Alzheimer  >   10. miR-132 Deficiency Increases Total and 4R-Tau Level

In a healthy adult human brain, the levels of 4-repeat (4R) and 3-repeat (3R) Tau proteins are approximately equal. The previous chapter has explained how elevated total and/or 4R-Tau level may result in hyperexcitability, This chapter will discuss how the total and 4R-Tau protein is regulated.


Figure 1. The structure of pre-miR-132. Red color indicates its mature segment. [Source: Wanet et al., 2012]

As described in Chapter 5, Tau isoforms are produced from a single gene through alternative RNA splicing. The 4R-Tau includes the repeat encoded by exon 10. Recently, microRNAs have been demonstrated to play important roles in the regulation of gene expression. A microRNA is a small non-coding RNA molecule (~ 22 nucleotides), generated from the genomic DNA. To date, over 2000 microRNAs have been discovered in humans (Hammond, 2015). They are named with the prefix "miR" followed by a dash and a number. A suffix, -3p or -5p, may also be included, specifying whether the mature microRNA originates from the 3' or 5' arm of its precursor.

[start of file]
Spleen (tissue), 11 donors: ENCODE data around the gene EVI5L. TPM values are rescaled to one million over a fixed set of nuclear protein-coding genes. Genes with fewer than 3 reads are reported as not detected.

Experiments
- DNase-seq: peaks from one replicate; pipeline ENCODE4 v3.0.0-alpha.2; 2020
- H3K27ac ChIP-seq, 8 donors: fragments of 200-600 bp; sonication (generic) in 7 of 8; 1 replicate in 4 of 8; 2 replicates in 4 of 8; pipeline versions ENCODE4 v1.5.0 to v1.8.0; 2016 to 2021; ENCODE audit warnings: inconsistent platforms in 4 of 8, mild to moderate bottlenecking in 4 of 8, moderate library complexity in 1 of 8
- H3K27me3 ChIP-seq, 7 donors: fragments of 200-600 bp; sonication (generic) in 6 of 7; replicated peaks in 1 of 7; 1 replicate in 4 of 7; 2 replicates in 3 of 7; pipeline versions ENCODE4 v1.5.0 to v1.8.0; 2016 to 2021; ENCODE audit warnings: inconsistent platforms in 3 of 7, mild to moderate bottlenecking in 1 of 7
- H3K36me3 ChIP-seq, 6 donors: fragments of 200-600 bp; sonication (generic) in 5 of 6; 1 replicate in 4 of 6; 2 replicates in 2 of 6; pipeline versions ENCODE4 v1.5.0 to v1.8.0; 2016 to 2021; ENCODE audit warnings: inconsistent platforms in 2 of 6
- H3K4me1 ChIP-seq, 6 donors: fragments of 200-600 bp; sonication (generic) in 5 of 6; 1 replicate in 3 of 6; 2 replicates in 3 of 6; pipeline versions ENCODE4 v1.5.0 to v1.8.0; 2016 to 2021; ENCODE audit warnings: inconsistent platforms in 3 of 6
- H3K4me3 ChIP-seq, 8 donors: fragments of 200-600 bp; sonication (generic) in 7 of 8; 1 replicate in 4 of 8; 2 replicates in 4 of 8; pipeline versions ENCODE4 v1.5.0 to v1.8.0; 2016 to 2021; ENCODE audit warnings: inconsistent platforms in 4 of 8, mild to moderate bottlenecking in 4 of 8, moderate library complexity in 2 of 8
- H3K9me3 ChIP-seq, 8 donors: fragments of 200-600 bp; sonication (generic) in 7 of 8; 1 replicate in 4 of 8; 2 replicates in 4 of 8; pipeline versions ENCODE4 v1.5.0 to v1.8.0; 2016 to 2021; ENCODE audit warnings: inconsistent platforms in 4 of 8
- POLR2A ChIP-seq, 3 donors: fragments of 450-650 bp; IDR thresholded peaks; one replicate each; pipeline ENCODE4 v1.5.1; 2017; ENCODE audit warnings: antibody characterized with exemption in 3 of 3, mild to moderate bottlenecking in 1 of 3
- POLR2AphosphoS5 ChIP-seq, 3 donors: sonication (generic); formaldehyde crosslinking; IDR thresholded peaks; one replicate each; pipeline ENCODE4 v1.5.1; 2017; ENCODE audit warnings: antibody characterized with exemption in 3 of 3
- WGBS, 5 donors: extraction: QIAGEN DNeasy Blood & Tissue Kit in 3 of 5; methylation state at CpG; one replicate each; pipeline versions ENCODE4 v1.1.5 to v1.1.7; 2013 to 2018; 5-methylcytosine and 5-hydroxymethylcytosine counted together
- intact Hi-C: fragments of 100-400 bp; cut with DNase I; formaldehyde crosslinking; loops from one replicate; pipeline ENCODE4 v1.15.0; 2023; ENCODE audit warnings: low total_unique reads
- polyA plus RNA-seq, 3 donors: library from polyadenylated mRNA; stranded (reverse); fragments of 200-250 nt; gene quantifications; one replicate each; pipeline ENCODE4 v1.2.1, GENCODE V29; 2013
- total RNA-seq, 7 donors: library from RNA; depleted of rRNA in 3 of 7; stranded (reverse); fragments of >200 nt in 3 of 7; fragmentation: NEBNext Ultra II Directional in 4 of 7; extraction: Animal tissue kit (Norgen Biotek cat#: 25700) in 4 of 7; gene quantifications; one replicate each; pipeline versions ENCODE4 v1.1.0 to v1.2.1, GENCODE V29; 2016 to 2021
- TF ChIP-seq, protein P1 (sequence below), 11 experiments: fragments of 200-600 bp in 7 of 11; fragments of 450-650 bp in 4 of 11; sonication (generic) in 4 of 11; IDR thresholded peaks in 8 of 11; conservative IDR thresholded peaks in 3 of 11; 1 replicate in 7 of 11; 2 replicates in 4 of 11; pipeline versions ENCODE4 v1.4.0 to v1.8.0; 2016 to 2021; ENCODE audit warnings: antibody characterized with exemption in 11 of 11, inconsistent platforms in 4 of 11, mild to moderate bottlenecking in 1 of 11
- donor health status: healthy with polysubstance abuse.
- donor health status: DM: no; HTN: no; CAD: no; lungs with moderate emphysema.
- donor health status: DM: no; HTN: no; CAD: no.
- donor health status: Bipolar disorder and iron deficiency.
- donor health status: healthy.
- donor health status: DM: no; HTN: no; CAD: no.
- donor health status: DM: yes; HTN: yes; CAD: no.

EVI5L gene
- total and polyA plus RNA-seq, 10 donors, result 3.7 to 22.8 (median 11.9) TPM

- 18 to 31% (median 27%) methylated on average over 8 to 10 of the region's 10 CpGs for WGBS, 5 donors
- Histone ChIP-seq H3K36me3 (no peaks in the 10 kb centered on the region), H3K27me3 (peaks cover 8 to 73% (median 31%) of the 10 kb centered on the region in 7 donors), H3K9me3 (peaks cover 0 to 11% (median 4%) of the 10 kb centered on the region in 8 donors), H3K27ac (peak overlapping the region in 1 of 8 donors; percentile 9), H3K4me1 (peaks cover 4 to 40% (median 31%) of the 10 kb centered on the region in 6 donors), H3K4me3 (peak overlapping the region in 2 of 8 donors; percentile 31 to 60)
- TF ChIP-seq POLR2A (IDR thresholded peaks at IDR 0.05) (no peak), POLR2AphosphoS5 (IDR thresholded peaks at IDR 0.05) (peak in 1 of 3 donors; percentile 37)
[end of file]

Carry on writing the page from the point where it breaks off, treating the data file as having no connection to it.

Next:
The mature microRNA interacts with its target (the mRNA of a protein) within a structure called RNA-induced silencing complex (RISC). For perfect or nearly perfect complementarity between a microRNA and its mRNA target, the interaction within RISC will result in mRNA degradation. For partial complementarity, the translation of the target mRNA will be repressed (Ye et al., 2016).

miR-132 targets the mRNA of both Tau protein and a splicing factor, polypyrimidine tract-binding protein 2 (PTBP2). Thus, miR-132 regulates not only the total Tau protein level, but also the ratio between 4R and 3R Tau proteins. miR-132 deficiency has been shown to increase total Tau expression and the 4R:3R Tau ratio (Smith et al., 2011; Smith et al., 2015). It is implicated in Alzheimer's disease (H├ębert et al., 2013; Lau et al., 2013), and other tauopathies such as progressive supranuclear palsy (Smith et al., 2011) and Huntington's disease (Johnson and Buckley, 2009).


Author: Frank Lee
First published: May 23, 2015
Last updated: July 13, 2019